Vision and Hearing

Published Research on BrainHQ and Vision and Hearing

You can have near-perfect eyes and ears, and still have trouble hearing and seeing. Why? Because the brain plays a major role in vision and hearing, too. The brain has to process the raw information that your eyes and ears deliver in order for you to make sense of that information. If your brain’s processing is slow or inaccurate, you may have trouble understanding what it is that you see or hear. And unfortunately, slower processing is a common side effect of aging.

Seven articles have been published showing that using BrainHQ exercises can improve vision and hearing by increasing processing speed (so your brain keeps up with the pace of information coming in), decrease fuzziness (so your brain makes a clear picture for you), and sharpening attention (so your brain chemicals pump and your focus improves). Among other things, these papers show that training with BrainHQ can improve:

 

  • Neural timing in auditory temporal processing, with the result that people can hear better when listening to “speech-in-noise” (hearing someone talk with background noise, such as in a crowded place or on a very noisy street)
  • Auditory processing and visual processing, even in people who have experienced some declines in those abilities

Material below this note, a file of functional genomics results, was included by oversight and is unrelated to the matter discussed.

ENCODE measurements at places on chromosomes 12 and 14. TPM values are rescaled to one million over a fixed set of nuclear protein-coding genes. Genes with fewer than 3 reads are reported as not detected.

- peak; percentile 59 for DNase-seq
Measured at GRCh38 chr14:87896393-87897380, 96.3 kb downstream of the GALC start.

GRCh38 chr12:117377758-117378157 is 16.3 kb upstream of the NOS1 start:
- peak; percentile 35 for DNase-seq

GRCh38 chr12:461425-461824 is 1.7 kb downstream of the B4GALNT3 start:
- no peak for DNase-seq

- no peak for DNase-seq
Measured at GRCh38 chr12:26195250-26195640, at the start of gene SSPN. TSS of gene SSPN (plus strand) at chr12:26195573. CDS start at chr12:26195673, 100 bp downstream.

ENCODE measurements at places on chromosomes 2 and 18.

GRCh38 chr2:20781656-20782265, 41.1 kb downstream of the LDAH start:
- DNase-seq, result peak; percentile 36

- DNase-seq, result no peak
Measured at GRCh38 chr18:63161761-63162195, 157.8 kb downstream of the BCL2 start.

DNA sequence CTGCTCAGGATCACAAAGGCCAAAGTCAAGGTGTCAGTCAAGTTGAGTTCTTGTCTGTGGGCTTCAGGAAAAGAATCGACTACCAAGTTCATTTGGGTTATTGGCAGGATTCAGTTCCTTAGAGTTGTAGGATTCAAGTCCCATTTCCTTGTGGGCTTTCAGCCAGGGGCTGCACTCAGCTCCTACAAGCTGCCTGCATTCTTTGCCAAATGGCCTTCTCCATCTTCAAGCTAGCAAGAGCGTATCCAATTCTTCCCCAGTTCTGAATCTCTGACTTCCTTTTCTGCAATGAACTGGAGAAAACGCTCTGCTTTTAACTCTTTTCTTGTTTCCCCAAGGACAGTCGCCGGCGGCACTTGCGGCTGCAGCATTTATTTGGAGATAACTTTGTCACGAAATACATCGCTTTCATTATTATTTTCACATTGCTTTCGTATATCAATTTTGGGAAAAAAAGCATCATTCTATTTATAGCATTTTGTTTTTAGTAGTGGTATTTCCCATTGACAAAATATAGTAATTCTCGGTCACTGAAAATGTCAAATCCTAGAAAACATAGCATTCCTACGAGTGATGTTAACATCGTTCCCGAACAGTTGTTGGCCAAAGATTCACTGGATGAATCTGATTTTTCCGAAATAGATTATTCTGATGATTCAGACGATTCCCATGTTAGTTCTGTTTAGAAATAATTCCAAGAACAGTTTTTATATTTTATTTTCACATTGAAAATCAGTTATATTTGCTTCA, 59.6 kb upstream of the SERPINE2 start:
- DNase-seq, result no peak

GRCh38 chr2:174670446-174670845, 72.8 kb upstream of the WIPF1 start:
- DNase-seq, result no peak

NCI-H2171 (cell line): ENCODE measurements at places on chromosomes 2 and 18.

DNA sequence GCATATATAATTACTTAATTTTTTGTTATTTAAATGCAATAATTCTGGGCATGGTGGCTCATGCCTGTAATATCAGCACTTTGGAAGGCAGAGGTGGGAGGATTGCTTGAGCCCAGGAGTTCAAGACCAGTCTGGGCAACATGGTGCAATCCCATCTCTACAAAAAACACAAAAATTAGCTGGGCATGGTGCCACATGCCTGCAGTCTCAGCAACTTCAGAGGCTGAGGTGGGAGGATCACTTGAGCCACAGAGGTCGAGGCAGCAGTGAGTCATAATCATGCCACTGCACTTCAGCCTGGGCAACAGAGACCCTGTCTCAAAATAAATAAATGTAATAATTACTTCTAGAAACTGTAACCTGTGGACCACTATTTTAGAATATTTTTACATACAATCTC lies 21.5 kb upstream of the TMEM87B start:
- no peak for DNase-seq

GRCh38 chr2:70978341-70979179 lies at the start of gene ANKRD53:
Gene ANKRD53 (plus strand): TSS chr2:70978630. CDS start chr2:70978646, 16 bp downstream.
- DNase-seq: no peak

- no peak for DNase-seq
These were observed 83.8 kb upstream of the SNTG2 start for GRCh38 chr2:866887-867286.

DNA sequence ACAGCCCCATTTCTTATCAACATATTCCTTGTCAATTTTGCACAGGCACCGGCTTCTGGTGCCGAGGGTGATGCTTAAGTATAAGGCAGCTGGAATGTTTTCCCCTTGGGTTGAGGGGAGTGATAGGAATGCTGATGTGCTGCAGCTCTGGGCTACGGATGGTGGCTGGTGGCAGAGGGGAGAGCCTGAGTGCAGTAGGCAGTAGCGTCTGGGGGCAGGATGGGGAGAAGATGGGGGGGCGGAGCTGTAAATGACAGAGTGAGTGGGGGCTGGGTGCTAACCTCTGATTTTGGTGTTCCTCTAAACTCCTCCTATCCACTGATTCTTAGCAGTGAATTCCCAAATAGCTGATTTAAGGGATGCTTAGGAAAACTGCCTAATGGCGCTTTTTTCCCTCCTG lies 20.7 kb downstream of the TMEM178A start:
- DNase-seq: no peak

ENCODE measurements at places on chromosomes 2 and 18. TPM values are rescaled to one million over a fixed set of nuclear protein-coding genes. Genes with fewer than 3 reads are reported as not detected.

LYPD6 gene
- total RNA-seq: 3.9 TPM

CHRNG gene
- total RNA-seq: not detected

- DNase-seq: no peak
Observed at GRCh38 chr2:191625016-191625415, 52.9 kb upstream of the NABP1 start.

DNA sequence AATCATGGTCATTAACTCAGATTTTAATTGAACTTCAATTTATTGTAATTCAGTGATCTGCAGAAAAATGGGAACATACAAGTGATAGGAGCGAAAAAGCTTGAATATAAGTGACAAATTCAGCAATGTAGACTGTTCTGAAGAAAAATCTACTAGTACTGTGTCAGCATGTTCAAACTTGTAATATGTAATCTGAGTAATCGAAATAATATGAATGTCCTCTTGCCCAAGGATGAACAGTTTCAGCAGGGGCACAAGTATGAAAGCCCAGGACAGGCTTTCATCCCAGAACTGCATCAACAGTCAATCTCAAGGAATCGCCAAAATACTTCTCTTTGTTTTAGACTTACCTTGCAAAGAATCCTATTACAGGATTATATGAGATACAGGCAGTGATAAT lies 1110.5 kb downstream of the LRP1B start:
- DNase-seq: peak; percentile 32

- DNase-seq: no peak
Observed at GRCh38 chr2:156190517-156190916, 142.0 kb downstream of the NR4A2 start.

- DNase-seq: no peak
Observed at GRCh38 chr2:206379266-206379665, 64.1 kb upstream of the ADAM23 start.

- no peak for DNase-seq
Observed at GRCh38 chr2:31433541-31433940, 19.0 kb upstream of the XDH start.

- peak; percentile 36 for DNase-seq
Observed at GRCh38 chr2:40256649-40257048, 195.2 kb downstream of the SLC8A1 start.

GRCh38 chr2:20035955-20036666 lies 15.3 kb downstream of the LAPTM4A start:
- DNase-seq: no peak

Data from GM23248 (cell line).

• The function of multiple visual processing areas in the brain

 

Information and citations for research on the effects of BrainHQ training on vision and hearing

“The influence of perceptual training on working memory in older adults”
Published in: PLoS One
Lead Author: Anne S. Berry, PhD, University of California, San Francisco
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“Neural plasticity underlying visual perceptual learning in aging”
Published in: Brain Research
Lead Author: Jyoti Mishra, PhD, University of California, San Francisco 
View abstract

“Reversal of age-related neural timing delays with training”
Published in: Proceedings of the National Academy of Sciences
Lead Author: Samira Anderson, PhD, Northwestern University
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“Training changes processing of speech cues in older adults with hearing loss”
Published in: Frontiers in Systems Neuroscience
Lead Author: Samira Anderson, PhD, Northwestern University
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“Computerized auditory cognitive training to improve cognition and functional outcomes in patients with heart failure: Results of a pilot study”
Published in: Heart & Lung
Lead Author: Ponrathi Athilingam, PhD, ACNP, MCH, FAANP, University of South Florida 
View abstract

“Cross-training in hemispatial neglect: Auditory sustained attention training ameliorates visual attention deficits”
Published in: Cortex
Lead authors: Thomas M. Van Vleet, PhD, Northern California VA Healthcare System, Joseph M. DeGutis, PhD, Boston VA Healthcare System
View abstract

“Tonic and phasic alertness training: A novel behavioral therapy to improve spatial and non-spatial attention in patients with hemispatial neglect”
Published in: Frontiers in Human Neuroscience
Lead authors: Joseph M. DeGutis, PhD, Boston VA Healthcare System, Thomas M. Van Vleet, PhD, Northern California VA Healthcare System
View article